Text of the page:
# 代做arm | ios – Contingency Table Analysis

### Contingency Table Analysis

#### The effectiveness of AZT for HIV patients

In the following study, 338 HIV positive patients were randomly assigned to either receiveaztimmediately or only after their T cells showed severe immune weakness. The response is whether the patient developed AIDS during the 3-year study or not. Theraceof the patient (A for African American and W for white American) was recorded as well, so that possible genetic factors can be detected.

aids <- c (14,32,11,12) naids <- c (93,81,52,43) azt <- factor ( c ("Y","N","Y","N"),levels= c ("Y","N")) race <- factor ( c ("W","W","A","A"),levels= c ("W","A"))

Notice that the data are entered in the grouped form and thataztandraceare both factor predictors with 2 levels. The data can thus be summarized in a 2 2 2 contingency table.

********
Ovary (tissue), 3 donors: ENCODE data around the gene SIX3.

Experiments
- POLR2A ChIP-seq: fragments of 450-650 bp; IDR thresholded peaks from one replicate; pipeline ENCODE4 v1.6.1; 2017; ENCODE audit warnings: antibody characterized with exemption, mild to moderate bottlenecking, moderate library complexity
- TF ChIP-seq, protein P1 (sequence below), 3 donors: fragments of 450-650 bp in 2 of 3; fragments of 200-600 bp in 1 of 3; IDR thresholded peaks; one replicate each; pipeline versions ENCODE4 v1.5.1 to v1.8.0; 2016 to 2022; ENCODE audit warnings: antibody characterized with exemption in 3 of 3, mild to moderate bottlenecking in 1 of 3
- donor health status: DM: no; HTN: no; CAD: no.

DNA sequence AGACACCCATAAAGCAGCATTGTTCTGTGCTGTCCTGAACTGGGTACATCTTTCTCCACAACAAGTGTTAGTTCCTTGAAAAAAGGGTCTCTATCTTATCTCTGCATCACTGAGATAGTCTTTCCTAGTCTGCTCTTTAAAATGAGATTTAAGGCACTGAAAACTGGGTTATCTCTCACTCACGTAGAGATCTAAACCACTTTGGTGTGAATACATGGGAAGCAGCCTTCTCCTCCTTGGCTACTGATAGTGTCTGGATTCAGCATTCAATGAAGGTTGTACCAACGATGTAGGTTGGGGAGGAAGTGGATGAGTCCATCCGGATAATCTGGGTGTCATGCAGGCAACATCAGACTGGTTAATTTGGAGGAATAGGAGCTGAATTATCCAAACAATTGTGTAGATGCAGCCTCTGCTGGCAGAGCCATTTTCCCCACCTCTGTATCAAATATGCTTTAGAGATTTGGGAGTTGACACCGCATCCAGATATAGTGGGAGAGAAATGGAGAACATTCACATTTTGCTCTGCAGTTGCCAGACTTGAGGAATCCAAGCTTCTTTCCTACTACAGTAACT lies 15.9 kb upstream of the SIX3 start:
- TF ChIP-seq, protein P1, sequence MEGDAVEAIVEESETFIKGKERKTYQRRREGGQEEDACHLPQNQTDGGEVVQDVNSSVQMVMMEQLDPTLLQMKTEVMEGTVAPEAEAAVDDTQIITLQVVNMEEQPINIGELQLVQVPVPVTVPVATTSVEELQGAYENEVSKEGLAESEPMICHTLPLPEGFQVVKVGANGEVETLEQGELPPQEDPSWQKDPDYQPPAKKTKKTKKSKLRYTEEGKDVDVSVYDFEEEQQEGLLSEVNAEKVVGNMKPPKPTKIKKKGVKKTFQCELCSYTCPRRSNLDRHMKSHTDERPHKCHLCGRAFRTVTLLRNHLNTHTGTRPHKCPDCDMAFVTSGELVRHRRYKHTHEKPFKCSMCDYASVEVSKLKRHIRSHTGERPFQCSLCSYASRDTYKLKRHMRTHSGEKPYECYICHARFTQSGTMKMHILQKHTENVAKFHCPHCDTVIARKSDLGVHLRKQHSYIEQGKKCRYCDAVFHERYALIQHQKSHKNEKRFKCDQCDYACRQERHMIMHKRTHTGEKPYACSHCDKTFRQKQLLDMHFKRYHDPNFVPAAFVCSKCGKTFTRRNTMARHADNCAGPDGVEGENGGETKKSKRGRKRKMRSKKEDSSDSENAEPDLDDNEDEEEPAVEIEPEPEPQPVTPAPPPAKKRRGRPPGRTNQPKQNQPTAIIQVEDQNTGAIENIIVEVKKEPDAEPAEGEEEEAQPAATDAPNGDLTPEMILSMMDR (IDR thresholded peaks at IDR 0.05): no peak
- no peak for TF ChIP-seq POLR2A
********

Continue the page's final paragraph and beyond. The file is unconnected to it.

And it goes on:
ftable ( xtabs ( cbind (aids,naids) ~ azt + race))

## A 12 43

There are altogether 5 logistic models we can fit to these data. Fit them using the functionglm, and store them.

m0 <- glm ( cbind (aids,naids) ~ 1,family=binomial) m1 <- glm ( cbind (aids,naids) ~ azt,family=binomial) m2 <- glm ( cbind (aids,naids) ~ race,family=binomial) m3 <- glm ( cbind (aids,naids) ~ azt + race,family=binomial) m4 <- glm ( cbind (aids,naids) ~ azt ***** race,family=binomial)

Now explore each model in turn. Start with the model 1 , containing only the intercept. Calculate the fitted probabilities and the fitted odds ratios.

prob <- predict (m0,type="response") names (prob) <- c ("YW","NW","YA", "NA") prob

prob / (1 prob)

## 0.2565056 0.2565056 0.2565056 0.

as.numeric ((prob[2] ***** (1 prob[1])) / (prob[1] ***** (1 prob[2])))

## [1] 1

as.numeric ((prob[4] ***** (1 prob[3])) / (prob[3] ***** (1 prob[4])))

## [1] 1